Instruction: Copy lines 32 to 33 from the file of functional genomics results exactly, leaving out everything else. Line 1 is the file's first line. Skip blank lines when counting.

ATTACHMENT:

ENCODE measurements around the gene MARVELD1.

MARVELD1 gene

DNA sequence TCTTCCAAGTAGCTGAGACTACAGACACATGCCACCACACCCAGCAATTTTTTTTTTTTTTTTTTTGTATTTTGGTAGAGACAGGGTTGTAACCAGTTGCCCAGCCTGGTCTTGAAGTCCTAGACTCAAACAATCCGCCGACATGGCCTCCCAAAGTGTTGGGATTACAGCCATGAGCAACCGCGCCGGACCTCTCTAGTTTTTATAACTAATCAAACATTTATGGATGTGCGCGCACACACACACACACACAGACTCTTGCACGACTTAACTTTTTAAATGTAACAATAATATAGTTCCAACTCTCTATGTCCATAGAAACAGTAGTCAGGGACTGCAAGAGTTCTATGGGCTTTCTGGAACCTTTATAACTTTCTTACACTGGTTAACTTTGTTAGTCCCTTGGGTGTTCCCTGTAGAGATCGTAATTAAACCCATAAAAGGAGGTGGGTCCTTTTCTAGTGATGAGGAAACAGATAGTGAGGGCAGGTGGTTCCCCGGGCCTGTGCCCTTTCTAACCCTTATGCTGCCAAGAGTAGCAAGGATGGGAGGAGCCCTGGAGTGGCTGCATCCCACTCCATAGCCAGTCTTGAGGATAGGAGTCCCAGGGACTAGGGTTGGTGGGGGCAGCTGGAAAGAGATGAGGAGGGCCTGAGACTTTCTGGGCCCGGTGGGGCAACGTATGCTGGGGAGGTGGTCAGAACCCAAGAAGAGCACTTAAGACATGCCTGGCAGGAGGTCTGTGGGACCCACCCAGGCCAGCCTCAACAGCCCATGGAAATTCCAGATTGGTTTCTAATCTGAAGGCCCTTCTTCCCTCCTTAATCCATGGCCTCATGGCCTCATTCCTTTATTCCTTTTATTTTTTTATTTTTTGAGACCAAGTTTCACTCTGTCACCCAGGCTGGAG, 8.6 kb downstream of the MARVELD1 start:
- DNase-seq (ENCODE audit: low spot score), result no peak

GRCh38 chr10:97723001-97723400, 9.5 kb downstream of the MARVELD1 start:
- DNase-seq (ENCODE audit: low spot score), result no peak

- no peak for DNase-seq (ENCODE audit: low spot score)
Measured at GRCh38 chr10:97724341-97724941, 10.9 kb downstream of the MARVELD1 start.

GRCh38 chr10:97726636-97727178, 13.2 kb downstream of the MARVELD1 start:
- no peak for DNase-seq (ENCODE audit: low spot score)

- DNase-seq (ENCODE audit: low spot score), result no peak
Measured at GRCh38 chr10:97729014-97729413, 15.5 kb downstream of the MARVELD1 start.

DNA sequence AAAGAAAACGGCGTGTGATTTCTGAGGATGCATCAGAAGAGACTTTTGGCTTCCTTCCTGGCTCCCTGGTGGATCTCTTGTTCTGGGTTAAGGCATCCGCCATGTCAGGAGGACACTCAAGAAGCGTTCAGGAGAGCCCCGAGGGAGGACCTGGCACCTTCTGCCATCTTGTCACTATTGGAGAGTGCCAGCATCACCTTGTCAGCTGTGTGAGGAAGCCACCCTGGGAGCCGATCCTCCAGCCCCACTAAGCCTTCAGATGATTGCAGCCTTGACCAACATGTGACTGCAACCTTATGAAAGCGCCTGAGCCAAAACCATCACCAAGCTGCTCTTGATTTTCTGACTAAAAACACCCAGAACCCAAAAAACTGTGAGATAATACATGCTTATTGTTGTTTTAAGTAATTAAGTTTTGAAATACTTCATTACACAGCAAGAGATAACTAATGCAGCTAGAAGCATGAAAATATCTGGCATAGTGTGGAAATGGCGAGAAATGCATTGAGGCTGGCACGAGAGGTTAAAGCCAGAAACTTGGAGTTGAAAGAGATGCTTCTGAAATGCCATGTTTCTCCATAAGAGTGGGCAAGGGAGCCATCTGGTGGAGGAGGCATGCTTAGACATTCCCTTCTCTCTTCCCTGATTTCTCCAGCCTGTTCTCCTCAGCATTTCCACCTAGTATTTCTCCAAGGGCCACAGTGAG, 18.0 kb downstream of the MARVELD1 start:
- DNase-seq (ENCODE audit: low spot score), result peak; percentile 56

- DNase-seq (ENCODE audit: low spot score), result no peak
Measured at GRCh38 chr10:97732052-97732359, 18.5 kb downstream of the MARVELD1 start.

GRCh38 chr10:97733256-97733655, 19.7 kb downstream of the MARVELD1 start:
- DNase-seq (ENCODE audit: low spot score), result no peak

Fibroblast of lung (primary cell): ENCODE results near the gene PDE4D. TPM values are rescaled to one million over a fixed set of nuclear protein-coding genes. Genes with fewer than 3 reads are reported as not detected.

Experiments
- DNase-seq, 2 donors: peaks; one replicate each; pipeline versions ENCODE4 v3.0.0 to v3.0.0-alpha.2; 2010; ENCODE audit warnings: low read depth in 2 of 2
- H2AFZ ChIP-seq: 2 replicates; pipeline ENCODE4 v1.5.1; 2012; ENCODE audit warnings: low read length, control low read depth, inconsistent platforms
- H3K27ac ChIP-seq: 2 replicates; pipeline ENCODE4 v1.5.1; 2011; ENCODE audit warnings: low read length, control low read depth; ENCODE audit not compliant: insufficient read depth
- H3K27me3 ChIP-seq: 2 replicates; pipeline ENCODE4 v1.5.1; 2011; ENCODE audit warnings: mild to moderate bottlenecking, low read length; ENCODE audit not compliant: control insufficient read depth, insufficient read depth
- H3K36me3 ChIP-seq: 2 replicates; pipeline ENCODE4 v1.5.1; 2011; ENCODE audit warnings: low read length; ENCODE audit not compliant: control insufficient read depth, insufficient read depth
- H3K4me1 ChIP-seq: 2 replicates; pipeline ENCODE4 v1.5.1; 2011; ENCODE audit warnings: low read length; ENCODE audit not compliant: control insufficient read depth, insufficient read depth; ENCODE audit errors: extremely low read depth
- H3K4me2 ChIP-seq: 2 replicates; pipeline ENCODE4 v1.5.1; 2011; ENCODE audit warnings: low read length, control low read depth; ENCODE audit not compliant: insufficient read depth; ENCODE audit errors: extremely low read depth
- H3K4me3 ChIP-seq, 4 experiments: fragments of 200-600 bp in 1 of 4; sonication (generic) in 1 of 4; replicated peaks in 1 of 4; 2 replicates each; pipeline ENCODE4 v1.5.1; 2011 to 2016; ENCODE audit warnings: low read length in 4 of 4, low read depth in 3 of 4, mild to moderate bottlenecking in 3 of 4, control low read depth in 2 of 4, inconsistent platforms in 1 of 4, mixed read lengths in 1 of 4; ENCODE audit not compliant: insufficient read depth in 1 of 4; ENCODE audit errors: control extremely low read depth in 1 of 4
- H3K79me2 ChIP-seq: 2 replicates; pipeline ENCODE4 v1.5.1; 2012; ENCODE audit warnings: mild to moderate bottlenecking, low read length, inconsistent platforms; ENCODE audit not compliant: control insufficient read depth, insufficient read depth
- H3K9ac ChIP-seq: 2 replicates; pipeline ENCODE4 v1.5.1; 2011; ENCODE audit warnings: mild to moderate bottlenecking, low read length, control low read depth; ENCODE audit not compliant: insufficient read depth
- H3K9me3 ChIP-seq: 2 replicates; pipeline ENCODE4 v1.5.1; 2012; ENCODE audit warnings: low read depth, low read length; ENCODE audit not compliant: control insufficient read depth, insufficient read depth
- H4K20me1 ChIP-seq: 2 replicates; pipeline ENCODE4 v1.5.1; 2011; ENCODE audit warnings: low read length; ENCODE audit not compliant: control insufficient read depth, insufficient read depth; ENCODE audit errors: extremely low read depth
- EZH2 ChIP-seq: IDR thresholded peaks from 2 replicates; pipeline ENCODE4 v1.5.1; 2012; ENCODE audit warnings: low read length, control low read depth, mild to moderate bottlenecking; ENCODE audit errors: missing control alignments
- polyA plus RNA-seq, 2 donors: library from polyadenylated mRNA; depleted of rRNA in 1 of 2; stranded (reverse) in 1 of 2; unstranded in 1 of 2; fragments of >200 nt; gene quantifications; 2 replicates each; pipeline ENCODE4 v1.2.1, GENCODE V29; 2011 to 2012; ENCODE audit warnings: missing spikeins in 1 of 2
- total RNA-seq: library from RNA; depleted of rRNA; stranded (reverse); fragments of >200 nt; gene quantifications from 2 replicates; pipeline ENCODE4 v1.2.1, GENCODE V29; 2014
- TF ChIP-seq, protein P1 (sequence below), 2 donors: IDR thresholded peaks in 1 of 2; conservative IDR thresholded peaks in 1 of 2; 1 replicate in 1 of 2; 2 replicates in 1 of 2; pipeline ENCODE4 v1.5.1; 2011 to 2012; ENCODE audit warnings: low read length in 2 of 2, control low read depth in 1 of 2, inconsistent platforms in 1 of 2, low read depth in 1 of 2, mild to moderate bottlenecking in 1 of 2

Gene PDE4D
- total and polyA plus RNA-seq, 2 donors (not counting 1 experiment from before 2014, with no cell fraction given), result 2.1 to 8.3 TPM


- H4K20me1 ChIP-seq: 2 replicates; pipeline ENCODE4 v1.5.1; 2011; ENCODE audit warnings: low read length; ENCODE audit not compliant: control insufficient read depth, insufficient read depth; ENCODE audit errors: extremely low read depth
- EZH2 ChIP-seq: IDR thresholded peaks from 2 replicates; pipeline ENCODE4 v1.5.1; 2012; ENCODE audit warnings: low read length, control low read depth, mild to moderate bottlenecking; ENCODE audit errors: missing control alignments